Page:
Having a bias is as natural as breathing and eating. Personal judgements, reasonable or not, are entrenched in our everyday activities. You use your biases, for example, to pick a restaurant, a potential date, or the school you want to place your child in.
In trading, you use your biases to find trade opportunities. You might have read a headline or heard a rumor and decide to look for evidence to support your hypothesis. Add to that a favorable technical setup and presto! A trade idea!
While there’s nothing wrong with using your biases to look for setups though, un reasoningly sticking to them could spell trouble for your trades.
In the early 1970s, economist Richard Thaler introduced the idea of the “Endowment Effect,” which describes our tendency to place higher value to the things that we own. A popular study found that a group of college students who were given mugs (so that they owned it) placed a higher value on their mugs than another group who were asked to price them. Researchers believe that this is partly due to the fact that, once owned, foregoing something you own feels like a loss and humans are in general, loss-averse creatures.
The Endowment Effect tendency can also include biases or opinions as we tend to place a higher value on our opinions because we own them. Mary, for example, gets into heated political debates on Facebook while her friend Mark tends to favor his own ideas in business meetings.
The difference between having an opinion on a business decision or a political inclination and a trade is that there ARE right and wrong answers in trading. For traders, the market is the judge, the jury, and the boss. Placing an order on the back of a hypothesis, no matter how convincing, does not guarantee that the markets will go your way.
This is why it’s important to be flexible with your trade biases. Unless you’re prepared for ALL the scenarios that could happen to your trade, you must always be ready to make the necessary adjustments to protect your profits. What’s a couple of wrong initial trade ideas if it means living to trade another day?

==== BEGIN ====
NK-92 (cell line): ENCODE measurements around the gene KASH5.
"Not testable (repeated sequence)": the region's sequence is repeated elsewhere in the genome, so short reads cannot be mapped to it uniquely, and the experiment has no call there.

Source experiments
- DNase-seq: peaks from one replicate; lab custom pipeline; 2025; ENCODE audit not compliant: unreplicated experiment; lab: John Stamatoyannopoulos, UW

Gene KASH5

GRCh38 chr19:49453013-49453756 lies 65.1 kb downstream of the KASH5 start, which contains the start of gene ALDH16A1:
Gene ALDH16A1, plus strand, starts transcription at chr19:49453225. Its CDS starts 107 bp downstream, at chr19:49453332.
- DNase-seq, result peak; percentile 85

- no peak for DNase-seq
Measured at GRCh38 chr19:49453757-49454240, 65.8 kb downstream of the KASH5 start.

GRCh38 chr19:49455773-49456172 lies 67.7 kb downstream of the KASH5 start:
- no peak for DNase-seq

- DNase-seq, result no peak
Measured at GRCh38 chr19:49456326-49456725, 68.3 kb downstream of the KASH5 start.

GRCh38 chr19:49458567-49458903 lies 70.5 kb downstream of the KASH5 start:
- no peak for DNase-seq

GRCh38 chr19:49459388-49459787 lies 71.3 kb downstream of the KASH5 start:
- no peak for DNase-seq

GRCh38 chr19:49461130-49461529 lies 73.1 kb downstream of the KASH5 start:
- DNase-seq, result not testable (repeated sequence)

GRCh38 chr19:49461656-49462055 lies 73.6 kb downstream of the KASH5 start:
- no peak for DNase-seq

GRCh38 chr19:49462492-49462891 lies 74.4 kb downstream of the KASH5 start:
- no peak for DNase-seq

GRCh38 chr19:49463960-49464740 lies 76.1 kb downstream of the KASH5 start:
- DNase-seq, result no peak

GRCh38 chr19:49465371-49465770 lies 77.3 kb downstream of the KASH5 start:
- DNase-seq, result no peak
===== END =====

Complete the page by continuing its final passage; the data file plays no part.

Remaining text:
If you’re not used to the habit of changing your biases, then here are a couple of exercises you can do:
1. Approach your trade idea from different angles.
You can start by being more thorough with your research. It’s easier to give more weight to articles that support your biases, but it’s more profitable in the long run if you also consider information that could tip the scales against your trades.
2. Re-examine your biases regularly.
Planning trades doesn’t end with placing orders. Once they are triggered, it’s your job to keep an eye out for scenarios that you might have missed in your pre-trading preparations. This is especially true in the forex markets where market drivers can shift very quickly and very often. Read news updates, double check your charts, and talk to traders who have different opinions.
After every significant event you must ask yourself: “Does this invalidate my original trade idea?” If your answer is yes, then it’s time to make adjustments. Otherwise, you’re just gambling (or praying), not trading.
3. Use a trading journal.
The most effective way to practice trading flexibility is to use a trading journal. Logging in your trading processes can give you valuable insights such as where you usually get your research, how you react to catalysts that invalidate your trade idea, and how much you usually gain or lose when you fail to be flexible with your biases.
Having biases is not the death knell of forex trades. In fact, it’s a good way to start looking for a trade idea. Just don’t expect your opinion to be the only option for the markets. It’s the habit of sticking to a bias despite contradictory evidence from price action or fundamental themes that can slowly weigh on your trading account.
Don’t forget that, when it comes to the markets, you have to trade what you see and not what you think the markets should be doing.